They also hate computer passwords and access cards to get into secure areas. Basic security requirements like these apply when you're accessing work data, whatever medium you do it through.

    Given a password policy will be applied to personal as well as work devices, I don't see how this affects BYOD one way or the other.

    I work in IT for a large national company, so I understand the security implications and the requirement for "locking down" BYO-Devices. Many people complain about having to have a long and complicated password to access work email on their private device; and I see their point. Most heads of IT security just go and lather on all the strictest settings without logically looking at the real world effects. We have users who flat refuse to get their work emails because they don't want to have to enter an 8 digit, mixed-case, alphanumeric password after a 30second screen time out. Seriously a 4-6 digit numeric PIN with a few minutes timeout would suffice, especially with a remote wipe facility. If they lose the phone, wipe it immediately, simple. Its about balancing the risk with the actual device usability. If these people were in head IT, accounting or management positions then maybe some stricter policies should applied based on the level of confidentiality, but when its just basic salespeople or admin people, usually only getting funny cat emails and meeting invites, Pentagon tight security is unwarranted.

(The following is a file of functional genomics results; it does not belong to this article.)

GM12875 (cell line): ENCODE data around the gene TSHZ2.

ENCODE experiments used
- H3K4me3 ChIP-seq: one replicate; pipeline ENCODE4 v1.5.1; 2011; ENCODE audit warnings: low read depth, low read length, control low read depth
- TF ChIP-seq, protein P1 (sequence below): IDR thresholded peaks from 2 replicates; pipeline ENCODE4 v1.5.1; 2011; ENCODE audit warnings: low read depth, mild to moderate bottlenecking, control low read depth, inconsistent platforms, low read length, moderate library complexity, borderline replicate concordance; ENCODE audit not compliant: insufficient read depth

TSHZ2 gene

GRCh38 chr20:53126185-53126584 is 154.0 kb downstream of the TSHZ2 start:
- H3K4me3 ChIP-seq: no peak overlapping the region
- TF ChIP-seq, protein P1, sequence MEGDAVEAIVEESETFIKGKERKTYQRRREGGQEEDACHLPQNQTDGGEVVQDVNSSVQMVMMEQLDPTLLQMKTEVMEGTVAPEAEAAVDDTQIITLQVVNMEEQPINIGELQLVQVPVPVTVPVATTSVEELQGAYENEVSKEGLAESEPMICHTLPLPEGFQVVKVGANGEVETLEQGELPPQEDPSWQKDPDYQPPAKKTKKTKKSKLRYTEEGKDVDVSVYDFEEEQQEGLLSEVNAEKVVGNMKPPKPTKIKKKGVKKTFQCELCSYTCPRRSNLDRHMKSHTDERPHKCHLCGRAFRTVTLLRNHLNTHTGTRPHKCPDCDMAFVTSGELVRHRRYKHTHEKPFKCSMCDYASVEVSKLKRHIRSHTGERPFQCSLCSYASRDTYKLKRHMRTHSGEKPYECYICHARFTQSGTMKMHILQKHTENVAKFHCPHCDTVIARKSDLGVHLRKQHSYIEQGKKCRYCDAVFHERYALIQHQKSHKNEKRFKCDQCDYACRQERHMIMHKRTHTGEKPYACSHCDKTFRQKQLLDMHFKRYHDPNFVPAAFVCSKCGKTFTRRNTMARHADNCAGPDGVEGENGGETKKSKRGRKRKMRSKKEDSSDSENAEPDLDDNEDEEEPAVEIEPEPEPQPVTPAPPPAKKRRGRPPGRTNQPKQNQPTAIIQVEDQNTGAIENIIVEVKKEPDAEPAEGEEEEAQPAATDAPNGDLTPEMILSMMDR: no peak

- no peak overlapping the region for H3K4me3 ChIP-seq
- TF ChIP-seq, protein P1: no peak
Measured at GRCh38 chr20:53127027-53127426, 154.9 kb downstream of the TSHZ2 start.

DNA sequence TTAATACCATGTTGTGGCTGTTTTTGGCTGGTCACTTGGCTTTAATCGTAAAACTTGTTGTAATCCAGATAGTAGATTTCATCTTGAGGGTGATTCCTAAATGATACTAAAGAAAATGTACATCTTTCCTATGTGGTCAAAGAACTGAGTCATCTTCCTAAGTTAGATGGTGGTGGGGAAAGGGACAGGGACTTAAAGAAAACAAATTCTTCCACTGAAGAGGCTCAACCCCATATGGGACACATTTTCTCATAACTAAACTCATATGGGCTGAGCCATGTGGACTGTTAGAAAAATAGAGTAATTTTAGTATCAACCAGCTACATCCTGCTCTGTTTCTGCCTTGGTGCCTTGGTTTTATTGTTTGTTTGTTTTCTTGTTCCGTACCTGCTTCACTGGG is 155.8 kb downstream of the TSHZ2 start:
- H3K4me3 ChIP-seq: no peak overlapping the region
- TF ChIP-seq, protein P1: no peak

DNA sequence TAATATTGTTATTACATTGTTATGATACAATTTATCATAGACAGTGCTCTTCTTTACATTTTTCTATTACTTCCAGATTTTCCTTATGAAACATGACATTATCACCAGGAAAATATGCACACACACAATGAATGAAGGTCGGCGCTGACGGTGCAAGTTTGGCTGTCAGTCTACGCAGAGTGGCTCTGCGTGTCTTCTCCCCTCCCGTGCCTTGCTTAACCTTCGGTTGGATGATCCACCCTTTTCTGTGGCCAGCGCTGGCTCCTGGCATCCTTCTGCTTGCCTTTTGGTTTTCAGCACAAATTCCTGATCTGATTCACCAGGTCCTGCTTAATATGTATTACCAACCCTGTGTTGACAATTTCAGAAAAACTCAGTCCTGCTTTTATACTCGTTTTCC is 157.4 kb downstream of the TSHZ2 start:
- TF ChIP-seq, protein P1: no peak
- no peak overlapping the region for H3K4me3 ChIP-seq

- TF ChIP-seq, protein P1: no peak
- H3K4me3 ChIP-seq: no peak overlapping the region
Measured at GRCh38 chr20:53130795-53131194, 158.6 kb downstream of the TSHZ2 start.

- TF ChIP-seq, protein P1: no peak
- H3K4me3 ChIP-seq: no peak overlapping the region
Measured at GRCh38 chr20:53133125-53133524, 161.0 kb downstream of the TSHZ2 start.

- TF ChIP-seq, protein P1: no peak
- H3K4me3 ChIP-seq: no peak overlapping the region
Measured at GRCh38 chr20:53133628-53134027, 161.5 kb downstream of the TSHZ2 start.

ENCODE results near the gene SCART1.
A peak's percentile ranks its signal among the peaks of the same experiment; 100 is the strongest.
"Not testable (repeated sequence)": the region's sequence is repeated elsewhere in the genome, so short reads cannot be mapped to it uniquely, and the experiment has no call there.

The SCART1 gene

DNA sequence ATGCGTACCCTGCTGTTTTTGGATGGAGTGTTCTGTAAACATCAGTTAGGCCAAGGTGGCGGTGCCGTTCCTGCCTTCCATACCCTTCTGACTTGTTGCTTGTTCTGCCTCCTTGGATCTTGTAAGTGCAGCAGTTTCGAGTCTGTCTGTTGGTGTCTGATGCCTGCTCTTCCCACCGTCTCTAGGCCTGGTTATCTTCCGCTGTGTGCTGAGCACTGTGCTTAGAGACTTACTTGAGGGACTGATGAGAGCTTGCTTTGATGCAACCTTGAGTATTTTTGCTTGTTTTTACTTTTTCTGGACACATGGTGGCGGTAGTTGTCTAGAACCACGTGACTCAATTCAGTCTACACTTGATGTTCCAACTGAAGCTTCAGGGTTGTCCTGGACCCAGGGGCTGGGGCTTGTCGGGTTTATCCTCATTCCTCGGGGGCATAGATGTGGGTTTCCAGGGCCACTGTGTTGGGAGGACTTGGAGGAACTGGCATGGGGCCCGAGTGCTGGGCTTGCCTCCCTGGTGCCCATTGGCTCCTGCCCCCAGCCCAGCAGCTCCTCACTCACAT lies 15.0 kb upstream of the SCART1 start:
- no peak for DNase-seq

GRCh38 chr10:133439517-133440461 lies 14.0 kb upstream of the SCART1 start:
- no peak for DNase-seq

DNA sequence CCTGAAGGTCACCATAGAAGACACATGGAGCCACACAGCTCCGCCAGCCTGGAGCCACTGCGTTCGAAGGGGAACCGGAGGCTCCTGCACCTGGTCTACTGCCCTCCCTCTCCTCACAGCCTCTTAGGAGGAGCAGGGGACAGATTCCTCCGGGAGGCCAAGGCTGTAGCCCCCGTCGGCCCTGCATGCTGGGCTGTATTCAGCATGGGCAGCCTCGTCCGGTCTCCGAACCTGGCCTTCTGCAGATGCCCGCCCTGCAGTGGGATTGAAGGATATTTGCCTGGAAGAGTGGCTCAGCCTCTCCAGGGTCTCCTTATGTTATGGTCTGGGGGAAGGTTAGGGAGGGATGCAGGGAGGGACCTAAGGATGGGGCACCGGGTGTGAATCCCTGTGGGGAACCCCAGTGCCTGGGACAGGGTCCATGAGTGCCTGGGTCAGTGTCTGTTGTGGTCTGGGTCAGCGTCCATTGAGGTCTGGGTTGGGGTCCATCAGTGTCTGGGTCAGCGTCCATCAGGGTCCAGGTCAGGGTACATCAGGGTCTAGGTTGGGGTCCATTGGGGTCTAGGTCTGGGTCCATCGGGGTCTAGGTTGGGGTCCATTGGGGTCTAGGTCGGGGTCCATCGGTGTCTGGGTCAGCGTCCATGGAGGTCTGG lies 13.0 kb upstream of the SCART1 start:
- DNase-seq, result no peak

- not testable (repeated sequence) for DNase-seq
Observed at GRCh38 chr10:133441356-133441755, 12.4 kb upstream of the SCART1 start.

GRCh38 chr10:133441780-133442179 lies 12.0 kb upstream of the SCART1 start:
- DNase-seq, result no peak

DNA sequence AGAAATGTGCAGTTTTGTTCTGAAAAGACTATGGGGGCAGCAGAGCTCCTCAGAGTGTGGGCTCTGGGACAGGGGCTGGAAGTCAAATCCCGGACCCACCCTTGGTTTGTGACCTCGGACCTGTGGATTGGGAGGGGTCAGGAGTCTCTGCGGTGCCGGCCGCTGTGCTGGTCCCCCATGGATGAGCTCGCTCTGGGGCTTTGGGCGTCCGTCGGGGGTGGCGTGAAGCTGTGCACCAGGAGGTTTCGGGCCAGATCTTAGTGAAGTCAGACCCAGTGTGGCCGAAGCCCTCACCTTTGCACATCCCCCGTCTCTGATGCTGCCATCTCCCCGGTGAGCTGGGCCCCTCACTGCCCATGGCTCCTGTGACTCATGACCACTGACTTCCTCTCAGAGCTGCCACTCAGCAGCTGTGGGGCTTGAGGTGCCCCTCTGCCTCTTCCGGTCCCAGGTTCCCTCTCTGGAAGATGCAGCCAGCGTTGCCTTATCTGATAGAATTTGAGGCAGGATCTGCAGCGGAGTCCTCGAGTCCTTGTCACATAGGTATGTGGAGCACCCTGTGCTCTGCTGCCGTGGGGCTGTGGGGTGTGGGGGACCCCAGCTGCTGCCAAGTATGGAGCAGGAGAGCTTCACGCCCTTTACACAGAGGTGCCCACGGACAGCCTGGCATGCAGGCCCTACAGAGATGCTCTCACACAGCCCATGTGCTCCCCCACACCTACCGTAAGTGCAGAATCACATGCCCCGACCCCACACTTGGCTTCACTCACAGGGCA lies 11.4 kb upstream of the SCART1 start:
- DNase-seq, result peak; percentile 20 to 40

That's why bb10 or playbook is ahead of everyone. There are two perimeters. Personal and work. To access personal perimeter such as personal app, email, games and media you don't need any security password. Then you have work perimeters and you can apply whatever crazy security festures you want. Its like carrying best of two worlds.

    I think BYOD also blurs the line on definitions of 'Acceptable Use.' I've worked in places that have restricted webmail and Facebook use on work laptops. But can (and do?) organisations restrict those activities on staff owned devices? And what happens if you go home and use your device to look up (zomg!) porn and then come to work the next day with images saved to your device...? It's your device and surely what you do in your own time is your business. But then once the device enters the workplace who can deem what acceptable use is?

    I don't want to sit there and figure out which were work calls and which were personal calls on my device. It's a pain. If I were to BYOD, I'd also probably have to get a bigger plan and it just all seems counter-intuitive. Until there is better technology, security and most phones can handle dual sims and dual 'phone profiles', i.e. business and work, then there's no point. I'd rather carry around a work phone and my personal phone and not waste my battery and minutes . I also like turning my work phone off when I leave work. I don't usually need to be contacted after work. If there's an emergency, they can contact my manager and my manager can choose whether or not to contact me on my personal phone.